Xem 1-16 trên 16 kết quả Muscle foods
  • The first edition of Food Lipids was published in 1998 and the second edition in 2002 by Marcel Dekker, Inc. Taylor & Francis Group, LLC, acquired Marcel Dekker and the rights to publish the third edition. We firmly believe that this book has been of interest and will help those involved in lipid research and instruction. Many have bought the previous editions and we thank you for your support. The need to update the information in the second edition cannot be overstated, as more data and new technologies are constantly becoming available.

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  • The stomach is located in the epigastrium and the main physiological function of stomach is reservoir of food and drink, then food and drink are fermenting and grinding by action of the stomach so disturbance of these functions of the stomach will cause poor appetite, capacity for only small amount of food, and pain in the epigastric region. Of course, only in cooperation with the spleen's function digesting and transforming food and drink can be performed successfully by the stomach's function of receiving, to receive, digest and transform the food and drink.

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  • In food matrices, bioactivity of polyphenols like all dietary antioxidants in the human body, depends firstly on their bioaccessibility (i.e. the release from the food matrix) and bioavailability (i.e. absorbable fraction that can be used for specific physiological functions in organs). Polyphenols of comparatively high bioavailability include isoflavonids (absorption cover 50%, Bohn, 2010), while e.g. anthocyanins are of very low bioavailability, usually ca. 1.7% (Sakakibara et al., 2009). The prerequisite for bioavailability of any compound is its bioaccessibility in the gut.

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  • When I started practicing medicine twenty-five years ago, I followed the party line. I recommended calorie counting and low-fat diets for weight loss and was usually disappointed by the results. People just kept gaining weight. Then, in the 1990s, some of my patients started ignoring warnings about fat and cholesterol and going on low-carb diets. The results were astonishing. Folks who had been unsuccessful at losing weight for years started shedding pounds more easily than they thought possible even as they ate generous amounts of rich food.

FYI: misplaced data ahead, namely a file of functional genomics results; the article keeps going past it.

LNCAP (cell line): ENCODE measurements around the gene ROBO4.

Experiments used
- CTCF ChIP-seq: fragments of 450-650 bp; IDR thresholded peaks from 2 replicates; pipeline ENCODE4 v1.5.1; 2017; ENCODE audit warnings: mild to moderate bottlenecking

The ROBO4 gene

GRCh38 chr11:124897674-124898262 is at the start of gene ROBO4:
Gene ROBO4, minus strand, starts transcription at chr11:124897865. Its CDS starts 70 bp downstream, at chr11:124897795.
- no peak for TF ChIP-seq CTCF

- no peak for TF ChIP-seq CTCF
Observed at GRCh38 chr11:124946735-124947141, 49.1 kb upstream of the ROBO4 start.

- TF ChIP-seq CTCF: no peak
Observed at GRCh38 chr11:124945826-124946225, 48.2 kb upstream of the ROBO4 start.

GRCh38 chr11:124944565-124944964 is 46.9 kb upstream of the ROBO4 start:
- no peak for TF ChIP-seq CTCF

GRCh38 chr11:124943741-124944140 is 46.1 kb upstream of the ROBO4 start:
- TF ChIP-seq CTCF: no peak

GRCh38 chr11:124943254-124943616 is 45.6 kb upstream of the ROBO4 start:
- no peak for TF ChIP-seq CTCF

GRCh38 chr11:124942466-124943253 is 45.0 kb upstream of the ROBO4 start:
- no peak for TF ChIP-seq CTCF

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  • These guidelines are part of a series of publications produced by FAO to support countries in the implementation of the Global Plan of Action for Animal Genetic Resources. While each of these publications addresses a different aspect of the management of animal genetic resources for food and agriculture (AnGR), they should be utilized in conjunction.

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  • Free radicals are highly unstable molecules that are naturally formed when you exercise and when your body converts food into energy. Your body can also be exposed to free radicals from a variety of environmental sources, such as cigarette smoke, air pollution, and sunlight. Free radicals can cause “oxidative stress,” a process that can trigger cell damage.

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  • Drugs Acting on the Sympathetic Nervous System of the sympathetic division can be considered a means by which the body achieves a state of maximal work capacity as required in fight or flight situations. In both cases, there is a need for vigorous activity of skeletal musculature. To ensure adequate supply of oxygen and nutrients, blood flow in skeletal muscle is increased; cardiac rate and contractility are enhanced, resulting in a larger blood volume being pumped into the circulation. Narrowing of splanchnic blood vessels diverts blood into vascular beds in muscle.

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  • 14 Muscles and Locomotion 1. Introduction The ability to move is a characteristic of living animals and facilitates distribution, food procurement, location of a mate or egg-laying site, and avoidance of unsuitable conditions. Insects, largely through their ability to fly when adult, are among the most mobile and widely distributed of animals.